The political impotence of the Muslim American community

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Sheikh Hamza Yusuf speaks during a fund raising event at the Alliance Francis in Dubai, United Arab Emirates on July 2, 2015 [File: AP/Kamran Jebreili] [Daylife]

There was a time when Islam was a revolutionary force in America. Decades ago, “Muslim” was a political identity grounded in an ethos of dissent, exemplified by Muhammad Ali and Malcolm X. Being Muslim meant standing up against white supremacy and global empire, whether in Alabama or Vietnam; it meant standing in solidarity with the struggles of black and brown people everywhere.

Today, many American Muslims eagerly claim the legacy of brothers Muhammad Ali and Malcolm X as their own, but lack the political courage and moral integrity by which they lived.

We have become a community without a principled political vision, impotent in the face of state oppression: the continuous FBI surveillance and entrapment and ever-expanding anti-Muslim legislation. Not only are we unable to organise on these issues, but we have also lost the common ethical ground that could unite us around a common political vision and action.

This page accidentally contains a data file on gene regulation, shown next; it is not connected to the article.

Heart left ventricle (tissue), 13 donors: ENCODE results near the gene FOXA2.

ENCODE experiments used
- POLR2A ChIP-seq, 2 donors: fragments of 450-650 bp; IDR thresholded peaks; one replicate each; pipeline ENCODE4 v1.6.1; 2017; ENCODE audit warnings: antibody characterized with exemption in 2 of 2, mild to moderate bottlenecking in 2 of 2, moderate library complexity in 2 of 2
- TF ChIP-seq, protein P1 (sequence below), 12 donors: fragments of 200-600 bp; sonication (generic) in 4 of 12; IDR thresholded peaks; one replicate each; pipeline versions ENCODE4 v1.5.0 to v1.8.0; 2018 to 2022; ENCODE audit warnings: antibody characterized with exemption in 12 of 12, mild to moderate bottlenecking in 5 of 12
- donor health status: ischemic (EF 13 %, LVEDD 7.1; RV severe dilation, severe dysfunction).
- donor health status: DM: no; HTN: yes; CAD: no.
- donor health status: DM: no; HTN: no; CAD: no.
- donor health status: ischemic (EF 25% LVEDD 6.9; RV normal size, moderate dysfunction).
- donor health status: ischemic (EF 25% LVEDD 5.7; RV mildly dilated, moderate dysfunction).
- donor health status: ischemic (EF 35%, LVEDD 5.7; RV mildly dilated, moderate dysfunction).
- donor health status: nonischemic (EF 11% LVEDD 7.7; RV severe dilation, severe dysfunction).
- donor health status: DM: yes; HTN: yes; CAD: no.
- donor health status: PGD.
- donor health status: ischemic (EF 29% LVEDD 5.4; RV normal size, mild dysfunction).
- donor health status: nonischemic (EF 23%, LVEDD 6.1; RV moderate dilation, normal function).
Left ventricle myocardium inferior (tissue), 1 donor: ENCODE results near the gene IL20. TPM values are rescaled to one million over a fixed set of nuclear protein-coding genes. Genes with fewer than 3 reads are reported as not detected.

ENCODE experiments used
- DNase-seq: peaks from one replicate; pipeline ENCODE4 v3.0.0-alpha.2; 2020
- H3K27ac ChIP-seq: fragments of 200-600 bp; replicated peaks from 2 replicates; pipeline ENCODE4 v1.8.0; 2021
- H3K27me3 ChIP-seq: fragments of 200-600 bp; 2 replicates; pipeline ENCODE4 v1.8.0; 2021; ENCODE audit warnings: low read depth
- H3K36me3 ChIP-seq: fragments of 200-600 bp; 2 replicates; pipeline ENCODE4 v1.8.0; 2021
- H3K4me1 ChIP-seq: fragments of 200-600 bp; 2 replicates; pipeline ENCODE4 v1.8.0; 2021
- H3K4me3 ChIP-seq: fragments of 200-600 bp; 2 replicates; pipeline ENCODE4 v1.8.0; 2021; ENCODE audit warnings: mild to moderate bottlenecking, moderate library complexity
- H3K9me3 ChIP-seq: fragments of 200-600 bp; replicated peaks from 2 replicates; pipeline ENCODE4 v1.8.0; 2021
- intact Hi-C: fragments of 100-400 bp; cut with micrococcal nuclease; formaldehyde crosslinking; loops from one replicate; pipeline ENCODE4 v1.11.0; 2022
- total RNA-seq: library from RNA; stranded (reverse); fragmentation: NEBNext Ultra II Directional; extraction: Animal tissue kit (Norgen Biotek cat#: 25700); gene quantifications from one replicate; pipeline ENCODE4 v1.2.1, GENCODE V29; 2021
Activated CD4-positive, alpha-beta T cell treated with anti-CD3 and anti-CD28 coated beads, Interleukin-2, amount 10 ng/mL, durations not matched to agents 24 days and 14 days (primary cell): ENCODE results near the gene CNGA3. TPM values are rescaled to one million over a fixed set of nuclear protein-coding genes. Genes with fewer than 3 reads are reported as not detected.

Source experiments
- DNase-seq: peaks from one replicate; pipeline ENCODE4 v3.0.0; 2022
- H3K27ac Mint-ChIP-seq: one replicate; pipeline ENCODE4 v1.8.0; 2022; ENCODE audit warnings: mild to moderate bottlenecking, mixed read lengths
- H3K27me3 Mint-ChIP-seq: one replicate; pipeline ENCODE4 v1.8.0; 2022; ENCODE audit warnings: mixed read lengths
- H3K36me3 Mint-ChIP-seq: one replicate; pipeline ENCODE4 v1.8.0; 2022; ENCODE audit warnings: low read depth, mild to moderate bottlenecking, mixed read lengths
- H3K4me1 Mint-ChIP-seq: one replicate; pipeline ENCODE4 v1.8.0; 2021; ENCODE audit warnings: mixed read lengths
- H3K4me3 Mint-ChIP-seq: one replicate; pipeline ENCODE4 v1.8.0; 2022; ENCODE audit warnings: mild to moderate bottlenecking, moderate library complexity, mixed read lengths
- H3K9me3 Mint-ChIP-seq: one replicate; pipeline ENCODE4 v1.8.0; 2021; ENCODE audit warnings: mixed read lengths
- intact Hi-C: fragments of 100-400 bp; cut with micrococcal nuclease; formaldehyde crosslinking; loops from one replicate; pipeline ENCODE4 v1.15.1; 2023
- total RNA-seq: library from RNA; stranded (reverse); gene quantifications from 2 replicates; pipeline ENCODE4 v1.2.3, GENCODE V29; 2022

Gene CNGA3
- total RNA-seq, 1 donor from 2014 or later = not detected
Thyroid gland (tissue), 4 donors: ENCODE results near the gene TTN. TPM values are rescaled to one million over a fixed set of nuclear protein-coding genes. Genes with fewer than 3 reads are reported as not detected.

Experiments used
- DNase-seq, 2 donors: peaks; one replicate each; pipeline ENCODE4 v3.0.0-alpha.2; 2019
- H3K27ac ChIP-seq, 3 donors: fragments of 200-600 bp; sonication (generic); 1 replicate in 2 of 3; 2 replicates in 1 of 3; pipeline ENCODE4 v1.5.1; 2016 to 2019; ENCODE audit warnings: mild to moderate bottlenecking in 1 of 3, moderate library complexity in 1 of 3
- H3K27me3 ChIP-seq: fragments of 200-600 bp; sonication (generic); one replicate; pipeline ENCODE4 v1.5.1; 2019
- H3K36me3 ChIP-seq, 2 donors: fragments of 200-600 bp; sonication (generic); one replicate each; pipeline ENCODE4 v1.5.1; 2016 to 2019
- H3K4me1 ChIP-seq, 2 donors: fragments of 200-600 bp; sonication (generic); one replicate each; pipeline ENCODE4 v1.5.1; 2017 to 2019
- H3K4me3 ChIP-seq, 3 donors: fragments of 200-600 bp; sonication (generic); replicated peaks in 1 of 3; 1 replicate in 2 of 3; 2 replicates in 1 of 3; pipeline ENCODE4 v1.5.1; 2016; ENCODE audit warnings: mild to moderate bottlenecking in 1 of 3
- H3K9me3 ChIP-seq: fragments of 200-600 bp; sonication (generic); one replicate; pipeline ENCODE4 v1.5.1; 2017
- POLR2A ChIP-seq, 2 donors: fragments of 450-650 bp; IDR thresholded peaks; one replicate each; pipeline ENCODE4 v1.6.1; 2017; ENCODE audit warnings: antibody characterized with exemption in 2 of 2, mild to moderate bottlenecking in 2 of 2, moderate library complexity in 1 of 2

Until recently, despite the divisions within the community, the Muslim American community seemed united at least in its opposition to the Trump administration; that appeared to be the lowest common denominator of a shared American Muslim political identity. But then on July 8, Secretary of State and top Islamophobe Mike Pompeo announced the creation of a Commission on Unalienable Rights to advise the Trump administration – a serial human rights violator – on human rights. One of our most prominent leaders, Hamza Yusuf, accepted to become part of the theatrics.

FULL ARTICLE FROM AL JAZEERA

Most U.S. Muslims are patriots. Asking them to choose between faith and nation has a pernicious consequence.

August 23